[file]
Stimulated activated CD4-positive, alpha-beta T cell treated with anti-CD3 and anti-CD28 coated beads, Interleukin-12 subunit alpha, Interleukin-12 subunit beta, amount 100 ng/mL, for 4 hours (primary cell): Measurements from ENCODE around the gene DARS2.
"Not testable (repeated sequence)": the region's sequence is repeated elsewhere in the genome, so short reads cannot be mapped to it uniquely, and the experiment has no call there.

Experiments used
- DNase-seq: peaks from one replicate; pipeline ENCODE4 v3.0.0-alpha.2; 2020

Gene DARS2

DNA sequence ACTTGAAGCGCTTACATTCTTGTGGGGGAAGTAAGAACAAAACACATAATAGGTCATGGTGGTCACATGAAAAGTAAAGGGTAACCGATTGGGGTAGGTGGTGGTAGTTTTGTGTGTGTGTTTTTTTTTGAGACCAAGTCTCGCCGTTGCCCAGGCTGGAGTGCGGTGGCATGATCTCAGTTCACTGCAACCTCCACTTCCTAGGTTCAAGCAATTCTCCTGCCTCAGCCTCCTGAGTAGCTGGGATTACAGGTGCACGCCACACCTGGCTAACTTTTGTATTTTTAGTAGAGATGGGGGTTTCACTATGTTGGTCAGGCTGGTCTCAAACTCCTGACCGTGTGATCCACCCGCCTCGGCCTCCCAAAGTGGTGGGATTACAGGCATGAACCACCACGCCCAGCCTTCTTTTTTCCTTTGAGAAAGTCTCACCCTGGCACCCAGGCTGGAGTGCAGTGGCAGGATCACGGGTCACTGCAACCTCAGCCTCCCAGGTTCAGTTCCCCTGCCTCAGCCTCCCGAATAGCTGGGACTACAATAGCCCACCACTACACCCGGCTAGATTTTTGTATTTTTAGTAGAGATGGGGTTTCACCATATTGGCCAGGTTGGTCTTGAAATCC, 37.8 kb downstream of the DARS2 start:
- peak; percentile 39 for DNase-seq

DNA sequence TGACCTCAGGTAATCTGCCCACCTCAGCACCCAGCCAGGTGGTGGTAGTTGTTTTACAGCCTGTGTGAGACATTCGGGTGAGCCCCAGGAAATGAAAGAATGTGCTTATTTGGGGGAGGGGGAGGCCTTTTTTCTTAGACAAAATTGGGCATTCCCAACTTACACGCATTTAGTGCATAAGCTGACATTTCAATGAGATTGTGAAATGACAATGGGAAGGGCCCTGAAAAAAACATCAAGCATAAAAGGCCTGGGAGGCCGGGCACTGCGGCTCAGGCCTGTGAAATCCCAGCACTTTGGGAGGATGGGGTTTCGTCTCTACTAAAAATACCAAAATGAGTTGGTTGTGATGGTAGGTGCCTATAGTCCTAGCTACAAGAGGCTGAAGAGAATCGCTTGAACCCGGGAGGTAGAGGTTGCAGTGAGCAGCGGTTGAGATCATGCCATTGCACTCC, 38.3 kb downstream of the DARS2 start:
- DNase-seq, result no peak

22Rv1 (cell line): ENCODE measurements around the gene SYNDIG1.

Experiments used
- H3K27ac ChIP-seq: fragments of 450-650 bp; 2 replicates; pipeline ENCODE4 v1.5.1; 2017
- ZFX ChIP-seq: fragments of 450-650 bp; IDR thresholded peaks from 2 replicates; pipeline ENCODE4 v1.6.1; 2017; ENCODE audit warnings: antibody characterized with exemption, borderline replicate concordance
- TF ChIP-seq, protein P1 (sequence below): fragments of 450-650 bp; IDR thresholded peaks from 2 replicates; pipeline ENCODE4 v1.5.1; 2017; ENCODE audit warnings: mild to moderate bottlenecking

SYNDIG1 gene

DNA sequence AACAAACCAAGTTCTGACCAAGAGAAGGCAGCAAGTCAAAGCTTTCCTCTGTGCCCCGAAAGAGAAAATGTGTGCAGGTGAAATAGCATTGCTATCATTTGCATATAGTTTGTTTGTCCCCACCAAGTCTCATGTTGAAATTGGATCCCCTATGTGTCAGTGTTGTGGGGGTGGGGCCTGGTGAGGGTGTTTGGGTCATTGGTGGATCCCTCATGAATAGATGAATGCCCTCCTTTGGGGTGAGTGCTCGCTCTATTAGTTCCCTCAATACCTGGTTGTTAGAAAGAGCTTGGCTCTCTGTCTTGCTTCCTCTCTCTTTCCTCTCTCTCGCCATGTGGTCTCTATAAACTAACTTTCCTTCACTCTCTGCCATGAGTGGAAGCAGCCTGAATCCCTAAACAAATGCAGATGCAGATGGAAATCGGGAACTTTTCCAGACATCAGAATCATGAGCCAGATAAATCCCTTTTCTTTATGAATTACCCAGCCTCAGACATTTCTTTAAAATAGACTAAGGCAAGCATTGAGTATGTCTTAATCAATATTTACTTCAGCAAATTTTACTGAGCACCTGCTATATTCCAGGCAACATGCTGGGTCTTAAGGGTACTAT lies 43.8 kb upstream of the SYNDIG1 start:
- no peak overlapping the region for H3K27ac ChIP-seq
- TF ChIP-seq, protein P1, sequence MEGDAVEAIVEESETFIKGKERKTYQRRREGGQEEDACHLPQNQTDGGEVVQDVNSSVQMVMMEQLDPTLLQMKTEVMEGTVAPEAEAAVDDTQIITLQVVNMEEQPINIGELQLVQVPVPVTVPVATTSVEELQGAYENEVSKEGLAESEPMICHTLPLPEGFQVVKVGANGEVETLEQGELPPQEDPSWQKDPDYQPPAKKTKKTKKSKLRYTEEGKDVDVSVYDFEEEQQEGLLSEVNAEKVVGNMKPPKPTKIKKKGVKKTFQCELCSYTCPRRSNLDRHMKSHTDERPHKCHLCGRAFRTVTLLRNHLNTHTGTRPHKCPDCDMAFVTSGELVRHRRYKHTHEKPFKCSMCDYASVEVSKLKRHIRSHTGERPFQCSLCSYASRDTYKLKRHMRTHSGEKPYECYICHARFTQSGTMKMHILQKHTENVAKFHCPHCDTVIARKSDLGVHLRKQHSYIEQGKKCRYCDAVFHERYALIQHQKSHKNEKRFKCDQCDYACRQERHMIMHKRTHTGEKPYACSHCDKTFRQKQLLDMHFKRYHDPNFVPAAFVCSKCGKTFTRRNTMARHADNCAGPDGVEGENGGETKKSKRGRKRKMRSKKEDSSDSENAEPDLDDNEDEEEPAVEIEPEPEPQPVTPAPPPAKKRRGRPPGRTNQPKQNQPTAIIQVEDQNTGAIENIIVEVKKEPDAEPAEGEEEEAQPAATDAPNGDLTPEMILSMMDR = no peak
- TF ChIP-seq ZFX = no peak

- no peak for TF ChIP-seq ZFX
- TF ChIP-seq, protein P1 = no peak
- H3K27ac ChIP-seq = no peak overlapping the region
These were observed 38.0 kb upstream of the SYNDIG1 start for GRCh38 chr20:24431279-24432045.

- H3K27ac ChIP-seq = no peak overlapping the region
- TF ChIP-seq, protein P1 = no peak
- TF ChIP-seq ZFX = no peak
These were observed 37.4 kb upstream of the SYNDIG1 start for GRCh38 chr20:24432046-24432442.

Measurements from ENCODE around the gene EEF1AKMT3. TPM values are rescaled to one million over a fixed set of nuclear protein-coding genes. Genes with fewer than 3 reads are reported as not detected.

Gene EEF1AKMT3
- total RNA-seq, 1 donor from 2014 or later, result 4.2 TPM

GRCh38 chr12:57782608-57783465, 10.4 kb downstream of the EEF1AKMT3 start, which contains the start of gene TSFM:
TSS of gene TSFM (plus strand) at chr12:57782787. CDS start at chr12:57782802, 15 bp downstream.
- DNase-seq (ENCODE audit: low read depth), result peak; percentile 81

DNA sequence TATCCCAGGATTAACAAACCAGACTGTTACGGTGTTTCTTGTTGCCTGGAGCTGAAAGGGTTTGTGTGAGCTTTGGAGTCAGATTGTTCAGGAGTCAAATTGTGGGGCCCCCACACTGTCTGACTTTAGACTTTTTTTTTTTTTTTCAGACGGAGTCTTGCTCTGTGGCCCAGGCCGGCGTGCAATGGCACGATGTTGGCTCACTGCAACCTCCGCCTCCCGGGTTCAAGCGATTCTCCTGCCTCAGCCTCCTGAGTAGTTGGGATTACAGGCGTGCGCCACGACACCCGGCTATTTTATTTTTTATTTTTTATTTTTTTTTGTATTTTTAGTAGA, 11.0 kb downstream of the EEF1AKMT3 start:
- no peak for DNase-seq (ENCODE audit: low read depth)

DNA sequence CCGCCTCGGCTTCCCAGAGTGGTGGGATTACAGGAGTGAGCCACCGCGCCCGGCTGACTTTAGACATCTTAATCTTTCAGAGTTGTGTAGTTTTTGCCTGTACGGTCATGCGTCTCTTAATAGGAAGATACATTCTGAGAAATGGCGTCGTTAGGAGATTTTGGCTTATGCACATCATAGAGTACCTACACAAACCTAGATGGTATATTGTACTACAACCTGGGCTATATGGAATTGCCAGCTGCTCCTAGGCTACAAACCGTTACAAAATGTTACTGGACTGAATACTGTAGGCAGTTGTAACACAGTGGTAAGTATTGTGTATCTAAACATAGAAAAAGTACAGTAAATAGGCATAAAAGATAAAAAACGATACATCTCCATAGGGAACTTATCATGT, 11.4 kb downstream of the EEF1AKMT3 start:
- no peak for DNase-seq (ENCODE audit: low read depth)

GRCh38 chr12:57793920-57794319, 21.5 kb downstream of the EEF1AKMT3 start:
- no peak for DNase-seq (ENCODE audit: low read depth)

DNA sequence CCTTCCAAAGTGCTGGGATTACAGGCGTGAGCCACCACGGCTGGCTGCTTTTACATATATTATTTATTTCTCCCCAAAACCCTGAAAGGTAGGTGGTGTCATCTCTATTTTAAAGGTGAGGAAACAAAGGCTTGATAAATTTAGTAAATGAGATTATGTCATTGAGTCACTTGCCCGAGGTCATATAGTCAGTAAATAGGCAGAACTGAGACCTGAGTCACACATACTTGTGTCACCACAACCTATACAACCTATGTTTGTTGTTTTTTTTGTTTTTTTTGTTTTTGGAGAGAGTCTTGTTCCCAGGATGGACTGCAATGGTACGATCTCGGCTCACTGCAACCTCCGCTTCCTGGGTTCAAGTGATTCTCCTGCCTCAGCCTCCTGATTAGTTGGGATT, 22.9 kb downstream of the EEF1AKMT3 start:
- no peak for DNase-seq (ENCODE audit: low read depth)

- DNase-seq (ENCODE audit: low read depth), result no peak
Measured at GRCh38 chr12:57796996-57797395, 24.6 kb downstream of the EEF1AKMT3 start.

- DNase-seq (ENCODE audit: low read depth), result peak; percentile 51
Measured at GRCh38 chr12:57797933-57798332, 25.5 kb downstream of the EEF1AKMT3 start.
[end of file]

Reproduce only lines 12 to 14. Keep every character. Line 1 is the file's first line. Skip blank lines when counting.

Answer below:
- H3K27ac ChIP-seq: fragments of 450-650 bp; 2 replicates; pipeline ENCODE4 v1.5.1; 2017
- ZFX ChIP-seq: fragments of 450-650 bp; IDR thresholded peaks from 2 replicates; pipeline ENCODE4 v1.6.1; 2017; ENCODE audit warnings: antibody characterized with exemption, borderline replicate concordance
- TF ChIP-seq, protein P1 (sequence below): fragments of 450-650 bp; IDR thresholded peaks from 2 replicates; pipeline ENCODE4 v1.5.1; 2017; ENCODE audit warnings: mild to moderate bottlenecking